Monday, April 23, 2012
Broadcast Hall of Fame's Watson Feted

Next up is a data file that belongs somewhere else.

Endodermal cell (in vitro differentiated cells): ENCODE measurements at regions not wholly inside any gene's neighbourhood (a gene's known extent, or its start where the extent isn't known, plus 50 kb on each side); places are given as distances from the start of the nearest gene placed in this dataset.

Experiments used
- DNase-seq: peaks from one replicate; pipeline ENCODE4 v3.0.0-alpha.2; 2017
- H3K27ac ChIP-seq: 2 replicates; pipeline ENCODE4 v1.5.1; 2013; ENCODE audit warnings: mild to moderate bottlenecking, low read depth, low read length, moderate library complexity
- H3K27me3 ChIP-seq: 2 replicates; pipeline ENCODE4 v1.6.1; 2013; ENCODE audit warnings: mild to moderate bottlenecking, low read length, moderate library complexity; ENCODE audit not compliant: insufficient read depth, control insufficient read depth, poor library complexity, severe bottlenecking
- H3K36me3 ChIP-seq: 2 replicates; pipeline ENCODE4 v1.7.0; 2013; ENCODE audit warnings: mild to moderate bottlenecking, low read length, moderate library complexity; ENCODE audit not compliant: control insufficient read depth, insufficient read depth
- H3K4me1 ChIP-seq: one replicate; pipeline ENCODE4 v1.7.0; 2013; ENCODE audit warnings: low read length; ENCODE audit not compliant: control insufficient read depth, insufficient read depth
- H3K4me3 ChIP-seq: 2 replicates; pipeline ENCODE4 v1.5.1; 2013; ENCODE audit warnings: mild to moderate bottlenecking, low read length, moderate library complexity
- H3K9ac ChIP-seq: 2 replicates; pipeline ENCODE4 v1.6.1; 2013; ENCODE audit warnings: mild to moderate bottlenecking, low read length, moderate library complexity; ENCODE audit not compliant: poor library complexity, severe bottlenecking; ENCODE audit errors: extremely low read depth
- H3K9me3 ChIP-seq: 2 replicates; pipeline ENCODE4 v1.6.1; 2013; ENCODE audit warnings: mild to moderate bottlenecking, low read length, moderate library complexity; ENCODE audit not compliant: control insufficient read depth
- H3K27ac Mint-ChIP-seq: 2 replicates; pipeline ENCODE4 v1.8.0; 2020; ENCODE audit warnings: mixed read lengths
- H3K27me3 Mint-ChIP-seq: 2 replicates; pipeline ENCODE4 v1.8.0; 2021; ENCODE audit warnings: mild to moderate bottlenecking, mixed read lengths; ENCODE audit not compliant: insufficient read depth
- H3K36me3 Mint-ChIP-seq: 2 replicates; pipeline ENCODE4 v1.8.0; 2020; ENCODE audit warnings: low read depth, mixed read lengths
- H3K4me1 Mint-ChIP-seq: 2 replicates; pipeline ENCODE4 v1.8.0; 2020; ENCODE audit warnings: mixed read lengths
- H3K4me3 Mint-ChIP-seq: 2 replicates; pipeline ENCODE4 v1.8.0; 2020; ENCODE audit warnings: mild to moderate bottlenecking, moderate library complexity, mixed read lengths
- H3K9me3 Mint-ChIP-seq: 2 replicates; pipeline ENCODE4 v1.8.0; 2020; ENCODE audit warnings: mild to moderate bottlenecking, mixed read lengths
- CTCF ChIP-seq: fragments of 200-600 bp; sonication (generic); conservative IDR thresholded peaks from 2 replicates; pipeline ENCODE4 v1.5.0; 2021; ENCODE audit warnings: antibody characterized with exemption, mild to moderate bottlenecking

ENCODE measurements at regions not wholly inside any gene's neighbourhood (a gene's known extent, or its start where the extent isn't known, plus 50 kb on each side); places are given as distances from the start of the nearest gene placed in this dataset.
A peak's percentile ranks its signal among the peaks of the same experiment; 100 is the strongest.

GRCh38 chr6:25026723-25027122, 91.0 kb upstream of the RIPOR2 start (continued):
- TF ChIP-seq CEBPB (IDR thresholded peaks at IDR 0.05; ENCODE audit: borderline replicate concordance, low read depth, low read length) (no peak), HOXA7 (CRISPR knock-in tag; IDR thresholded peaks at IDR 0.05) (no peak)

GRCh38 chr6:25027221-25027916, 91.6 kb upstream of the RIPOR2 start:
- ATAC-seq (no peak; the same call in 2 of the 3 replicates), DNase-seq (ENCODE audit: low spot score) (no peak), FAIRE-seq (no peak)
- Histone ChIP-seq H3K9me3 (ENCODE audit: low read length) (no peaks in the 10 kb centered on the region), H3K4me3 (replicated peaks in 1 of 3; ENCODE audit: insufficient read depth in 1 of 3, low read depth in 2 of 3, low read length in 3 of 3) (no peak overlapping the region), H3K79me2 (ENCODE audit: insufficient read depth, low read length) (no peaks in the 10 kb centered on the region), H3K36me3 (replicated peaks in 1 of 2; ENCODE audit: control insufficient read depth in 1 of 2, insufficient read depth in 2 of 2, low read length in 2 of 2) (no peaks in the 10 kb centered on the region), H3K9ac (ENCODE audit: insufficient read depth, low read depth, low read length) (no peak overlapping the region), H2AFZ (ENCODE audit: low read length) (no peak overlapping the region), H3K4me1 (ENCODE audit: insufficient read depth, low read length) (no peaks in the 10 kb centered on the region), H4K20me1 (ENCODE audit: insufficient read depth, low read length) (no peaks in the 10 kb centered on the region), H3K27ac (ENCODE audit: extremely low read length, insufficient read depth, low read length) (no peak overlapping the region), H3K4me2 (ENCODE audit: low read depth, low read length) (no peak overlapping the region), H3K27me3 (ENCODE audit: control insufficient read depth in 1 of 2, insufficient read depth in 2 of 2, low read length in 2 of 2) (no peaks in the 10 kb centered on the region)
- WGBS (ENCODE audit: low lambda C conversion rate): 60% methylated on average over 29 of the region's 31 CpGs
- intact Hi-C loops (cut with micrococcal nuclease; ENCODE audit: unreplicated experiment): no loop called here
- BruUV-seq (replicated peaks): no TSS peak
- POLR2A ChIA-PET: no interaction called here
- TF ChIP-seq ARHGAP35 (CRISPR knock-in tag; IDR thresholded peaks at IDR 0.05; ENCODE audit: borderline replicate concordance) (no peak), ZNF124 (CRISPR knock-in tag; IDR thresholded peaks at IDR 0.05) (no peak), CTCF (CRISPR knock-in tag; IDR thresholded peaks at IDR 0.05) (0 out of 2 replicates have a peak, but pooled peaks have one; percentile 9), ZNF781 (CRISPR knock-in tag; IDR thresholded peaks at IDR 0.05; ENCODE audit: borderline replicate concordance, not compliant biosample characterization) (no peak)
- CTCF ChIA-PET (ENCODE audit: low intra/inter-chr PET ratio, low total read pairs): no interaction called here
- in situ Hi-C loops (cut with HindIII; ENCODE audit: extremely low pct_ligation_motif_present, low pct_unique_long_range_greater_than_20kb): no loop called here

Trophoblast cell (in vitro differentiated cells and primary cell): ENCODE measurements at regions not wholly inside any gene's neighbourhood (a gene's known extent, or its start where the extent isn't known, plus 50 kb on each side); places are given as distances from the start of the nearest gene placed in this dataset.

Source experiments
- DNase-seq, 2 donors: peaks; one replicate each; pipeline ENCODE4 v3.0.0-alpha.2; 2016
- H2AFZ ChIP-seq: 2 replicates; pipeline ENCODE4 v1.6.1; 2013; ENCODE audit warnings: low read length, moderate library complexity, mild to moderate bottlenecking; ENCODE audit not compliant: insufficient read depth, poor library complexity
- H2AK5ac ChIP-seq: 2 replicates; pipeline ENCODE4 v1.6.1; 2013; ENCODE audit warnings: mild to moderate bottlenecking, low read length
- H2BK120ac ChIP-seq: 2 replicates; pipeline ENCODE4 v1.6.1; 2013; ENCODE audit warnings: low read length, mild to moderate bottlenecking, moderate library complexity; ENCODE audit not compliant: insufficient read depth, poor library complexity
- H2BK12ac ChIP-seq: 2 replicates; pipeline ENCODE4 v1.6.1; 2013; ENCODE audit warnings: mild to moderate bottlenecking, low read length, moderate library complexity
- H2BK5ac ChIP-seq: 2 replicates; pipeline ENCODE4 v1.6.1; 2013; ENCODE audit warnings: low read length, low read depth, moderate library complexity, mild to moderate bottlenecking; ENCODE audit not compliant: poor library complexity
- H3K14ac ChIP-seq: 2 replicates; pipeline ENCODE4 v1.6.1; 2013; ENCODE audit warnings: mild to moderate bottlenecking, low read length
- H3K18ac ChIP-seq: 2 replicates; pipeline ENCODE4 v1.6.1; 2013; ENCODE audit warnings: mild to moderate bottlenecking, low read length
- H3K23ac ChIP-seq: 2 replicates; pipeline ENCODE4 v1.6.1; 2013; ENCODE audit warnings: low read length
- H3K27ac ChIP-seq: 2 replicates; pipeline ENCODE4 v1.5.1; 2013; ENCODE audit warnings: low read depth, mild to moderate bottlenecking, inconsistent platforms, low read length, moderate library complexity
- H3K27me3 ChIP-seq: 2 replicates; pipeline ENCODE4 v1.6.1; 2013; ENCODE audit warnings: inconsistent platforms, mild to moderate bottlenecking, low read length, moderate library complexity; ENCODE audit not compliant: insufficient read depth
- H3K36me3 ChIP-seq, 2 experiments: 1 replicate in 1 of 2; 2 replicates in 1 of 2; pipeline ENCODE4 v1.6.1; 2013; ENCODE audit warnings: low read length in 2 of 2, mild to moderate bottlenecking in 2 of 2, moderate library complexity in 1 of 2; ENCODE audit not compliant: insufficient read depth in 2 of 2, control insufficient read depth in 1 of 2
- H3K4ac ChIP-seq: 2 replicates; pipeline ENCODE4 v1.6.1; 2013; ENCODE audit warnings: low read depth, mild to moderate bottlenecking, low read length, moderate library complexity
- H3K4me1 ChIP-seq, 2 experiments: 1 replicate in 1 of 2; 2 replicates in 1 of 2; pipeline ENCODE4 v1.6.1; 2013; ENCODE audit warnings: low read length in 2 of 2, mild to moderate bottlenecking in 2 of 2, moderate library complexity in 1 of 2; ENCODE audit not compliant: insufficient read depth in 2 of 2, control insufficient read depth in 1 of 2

Hugs were exchanged and stories told Sunday in St. Paul Forepaugh’s at retired KUOM Radio Manager Marion Watson’s 90th birthday party and the reunion of the KUOM staff. Many wonderful friends from my year at KUOM (1981) were on hand including Andy, Carol, Vicki, Betty, Stuart and more. It was like 30 years hadn’t passed and we were in Rarig Center on the university campus. Connie Goldman approached me and I know that I have a connection to Connie and the wheels started turning in my head, finally mentioning my ex-wife’s Aunt Gae who is Connie’s cousin. So we made that connection and I was good to see Connie who was prominent at KUOM and NPR where she did a series on the pop psychology of Northern California, possibly in the 60s or 70s. And then I had a flash that I should know Andy Marlowe’s mom and so I asked his wife, Phyllis, about her. Yes, she worked as a secretary for 4-H at the same time I was an information officer on the campus doing public relations for 4-H. So of course I knew Eleanor Marlowe. Charles Brin was there who still can be heard on KFAI Radio and had a bit part in the Coen Brothers’ film “A Serious Man.” He and I are members of the same congregation. Curt Oliver hadn’t changed much and I reminded him of some of his witticisms. Steve Davis was also quite imposing and he still has that deep baritone that served him well as he spun classical music. The event concluded with Betty's homemade cakes, which were an office tradition on birthdays, Flashes flashed for group shots. Marion is rightfully concerned about the KUOM legacy and the many priceless tapes that are in University Archives care. Can the archives be trusted with this priceless treasure? Apart from my KUOM job, as a student I had transcribed World War Two news broadcast electrical transcriptions to tape from KSTP Radio in about 1970 so I volunteered to lend my support to efforts to chronicle the progress of this archive project. There never will be another reunion like this, certainly not at the Grain Exchange and the Medical Foundation, which were dramas that didn’t end well for me in the 80s. Then again if the Idaho Statesman wants to gather old hands together, I would welcome it.